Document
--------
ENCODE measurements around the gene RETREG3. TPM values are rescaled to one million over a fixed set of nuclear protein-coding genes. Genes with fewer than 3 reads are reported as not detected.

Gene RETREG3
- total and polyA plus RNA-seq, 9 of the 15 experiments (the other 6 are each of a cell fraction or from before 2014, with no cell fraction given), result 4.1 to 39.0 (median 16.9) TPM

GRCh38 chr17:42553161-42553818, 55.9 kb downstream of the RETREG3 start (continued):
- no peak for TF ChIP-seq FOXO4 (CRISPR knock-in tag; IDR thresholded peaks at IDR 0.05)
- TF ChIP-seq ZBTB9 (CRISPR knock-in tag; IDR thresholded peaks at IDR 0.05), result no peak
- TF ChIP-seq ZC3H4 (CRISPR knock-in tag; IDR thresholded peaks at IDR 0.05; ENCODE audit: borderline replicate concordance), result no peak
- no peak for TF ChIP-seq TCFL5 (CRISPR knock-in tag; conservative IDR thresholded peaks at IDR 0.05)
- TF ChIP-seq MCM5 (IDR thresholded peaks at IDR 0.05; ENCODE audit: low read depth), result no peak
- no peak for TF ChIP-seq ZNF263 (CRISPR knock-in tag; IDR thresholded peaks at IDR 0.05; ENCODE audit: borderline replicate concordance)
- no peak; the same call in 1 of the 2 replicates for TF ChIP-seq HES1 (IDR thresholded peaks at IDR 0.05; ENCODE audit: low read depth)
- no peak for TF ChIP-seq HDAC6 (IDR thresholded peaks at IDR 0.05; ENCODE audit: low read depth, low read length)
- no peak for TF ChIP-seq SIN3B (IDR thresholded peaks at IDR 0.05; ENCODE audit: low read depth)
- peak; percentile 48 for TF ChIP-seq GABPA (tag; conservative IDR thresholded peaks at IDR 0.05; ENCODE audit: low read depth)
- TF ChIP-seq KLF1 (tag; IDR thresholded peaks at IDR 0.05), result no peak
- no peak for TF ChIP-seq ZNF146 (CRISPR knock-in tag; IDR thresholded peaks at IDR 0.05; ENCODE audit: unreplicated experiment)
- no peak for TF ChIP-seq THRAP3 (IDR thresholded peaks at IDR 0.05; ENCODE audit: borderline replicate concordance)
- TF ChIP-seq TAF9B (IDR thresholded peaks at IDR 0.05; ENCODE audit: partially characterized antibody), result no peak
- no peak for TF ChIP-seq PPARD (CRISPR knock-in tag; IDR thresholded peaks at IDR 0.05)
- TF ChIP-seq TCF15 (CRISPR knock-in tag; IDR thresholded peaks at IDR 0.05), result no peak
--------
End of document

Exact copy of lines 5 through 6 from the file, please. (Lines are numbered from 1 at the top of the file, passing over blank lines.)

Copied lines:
- no peak for TF ChIP-seq FOXO4 (CRISPR knock-in tag; IDR thresholded peaks at IDR 0.05)
- TF ChIP-seq ZBTB9 (CRISPR knock-in tag; IDR thresholded peaks at IDR 0.05), result no peak